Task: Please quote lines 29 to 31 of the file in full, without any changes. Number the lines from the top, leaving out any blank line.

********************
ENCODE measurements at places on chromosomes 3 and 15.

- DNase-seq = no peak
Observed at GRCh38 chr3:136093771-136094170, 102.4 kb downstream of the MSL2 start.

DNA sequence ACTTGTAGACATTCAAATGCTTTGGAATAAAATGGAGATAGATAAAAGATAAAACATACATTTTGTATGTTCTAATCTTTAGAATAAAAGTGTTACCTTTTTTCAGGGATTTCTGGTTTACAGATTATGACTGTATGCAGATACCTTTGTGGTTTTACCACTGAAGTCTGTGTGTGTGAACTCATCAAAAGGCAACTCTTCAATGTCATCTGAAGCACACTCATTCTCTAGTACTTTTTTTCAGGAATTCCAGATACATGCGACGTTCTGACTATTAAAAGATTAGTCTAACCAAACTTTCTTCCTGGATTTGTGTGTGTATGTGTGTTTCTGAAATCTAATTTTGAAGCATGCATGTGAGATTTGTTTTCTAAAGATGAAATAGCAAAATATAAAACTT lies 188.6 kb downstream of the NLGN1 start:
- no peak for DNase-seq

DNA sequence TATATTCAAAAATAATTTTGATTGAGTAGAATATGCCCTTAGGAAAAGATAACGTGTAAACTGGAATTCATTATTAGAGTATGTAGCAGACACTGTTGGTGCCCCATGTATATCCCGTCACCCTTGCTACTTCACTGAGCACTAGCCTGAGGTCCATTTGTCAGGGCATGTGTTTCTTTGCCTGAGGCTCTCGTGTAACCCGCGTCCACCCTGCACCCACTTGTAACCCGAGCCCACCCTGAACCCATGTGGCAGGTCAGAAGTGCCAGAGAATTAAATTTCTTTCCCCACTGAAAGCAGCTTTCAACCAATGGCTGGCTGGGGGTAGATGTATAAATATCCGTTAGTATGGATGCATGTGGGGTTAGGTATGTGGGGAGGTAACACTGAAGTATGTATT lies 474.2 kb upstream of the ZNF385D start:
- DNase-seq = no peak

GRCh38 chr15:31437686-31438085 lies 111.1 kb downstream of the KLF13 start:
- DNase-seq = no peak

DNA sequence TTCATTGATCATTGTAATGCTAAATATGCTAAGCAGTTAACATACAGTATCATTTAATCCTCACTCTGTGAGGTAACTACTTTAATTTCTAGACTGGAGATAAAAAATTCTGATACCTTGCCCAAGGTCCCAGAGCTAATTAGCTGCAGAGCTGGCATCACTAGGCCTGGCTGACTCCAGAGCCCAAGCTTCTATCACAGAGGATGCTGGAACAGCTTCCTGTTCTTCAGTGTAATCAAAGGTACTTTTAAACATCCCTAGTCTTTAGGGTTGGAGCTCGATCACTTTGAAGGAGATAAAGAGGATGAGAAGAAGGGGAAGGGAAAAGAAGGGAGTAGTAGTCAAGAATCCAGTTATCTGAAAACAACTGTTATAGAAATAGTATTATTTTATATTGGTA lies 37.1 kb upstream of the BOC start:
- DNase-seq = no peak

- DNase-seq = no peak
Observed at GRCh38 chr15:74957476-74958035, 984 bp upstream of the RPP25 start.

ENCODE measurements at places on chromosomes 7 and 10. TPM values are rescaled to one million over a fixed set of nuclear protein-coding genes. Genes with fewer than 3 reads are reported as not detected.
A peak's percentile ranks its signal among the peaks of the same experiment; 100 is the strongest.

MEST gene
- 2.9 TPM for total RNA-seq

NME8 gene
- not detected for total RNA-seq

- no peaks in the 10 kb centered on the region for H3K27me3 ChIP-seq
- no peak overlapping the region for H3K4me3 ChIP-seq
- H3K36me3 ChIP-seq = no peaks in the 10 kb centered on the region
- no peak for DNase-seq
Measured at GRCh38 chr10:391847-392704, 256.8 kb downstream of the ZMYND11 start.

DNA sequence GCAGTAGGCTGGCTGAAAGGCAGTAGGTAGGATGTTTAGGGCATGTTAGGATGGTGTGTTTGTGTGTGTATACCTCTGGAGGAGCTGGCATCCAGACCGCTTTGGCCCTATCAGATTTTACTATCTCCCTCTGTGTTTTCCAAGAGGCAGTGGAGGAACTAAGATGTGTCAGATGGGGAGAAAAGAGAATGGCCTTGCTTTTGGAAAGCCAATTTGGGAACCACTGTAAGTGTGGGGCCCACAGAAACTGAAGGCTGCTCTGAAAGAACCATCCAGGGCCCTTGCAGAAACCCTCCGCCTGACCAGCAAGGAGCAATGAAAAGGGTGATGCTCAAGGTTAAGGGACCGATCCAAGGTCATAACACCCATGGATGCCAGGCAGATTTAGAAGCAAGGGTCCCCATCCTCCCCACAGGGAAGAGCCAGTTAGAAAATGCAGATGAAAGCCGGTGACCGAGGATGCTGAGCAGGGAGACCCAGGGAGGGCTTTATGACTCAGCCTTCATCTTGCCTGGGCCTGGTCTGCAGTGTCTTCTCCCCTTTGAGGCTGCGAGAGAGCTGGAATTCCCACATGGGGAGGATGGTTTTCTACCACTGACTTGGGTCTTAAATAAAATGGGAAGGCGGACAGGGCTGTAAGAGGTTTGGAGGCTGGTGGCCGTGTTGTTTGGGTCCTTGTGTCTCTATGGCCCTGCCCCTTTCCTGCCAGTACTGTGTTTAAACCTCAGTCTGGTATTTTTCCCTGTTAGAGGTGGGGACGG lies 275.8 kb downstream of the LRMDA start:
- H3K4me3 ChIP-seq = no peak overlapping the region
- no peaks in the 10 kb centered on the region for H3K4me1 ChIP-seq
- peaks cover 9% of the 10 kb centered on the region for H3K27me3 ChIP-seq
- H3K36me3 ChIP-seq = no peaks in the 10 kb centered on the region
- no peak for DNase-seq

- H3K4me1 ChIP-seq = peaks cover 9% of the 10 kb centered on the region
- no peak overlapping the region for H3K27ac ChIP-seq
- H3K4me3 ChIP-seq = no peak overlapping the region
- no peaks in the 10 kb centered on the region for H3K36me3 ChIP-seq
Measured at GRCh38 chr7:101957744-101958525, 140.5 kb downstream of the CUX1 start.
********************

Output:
- H3K36me3 ChIP-seq = no peaks in the 10 kb centered on the region
- no peak for DNase-seq

- H3K4me1 ChIP-seq = peaks cover 9% of the 10 kb centered on the region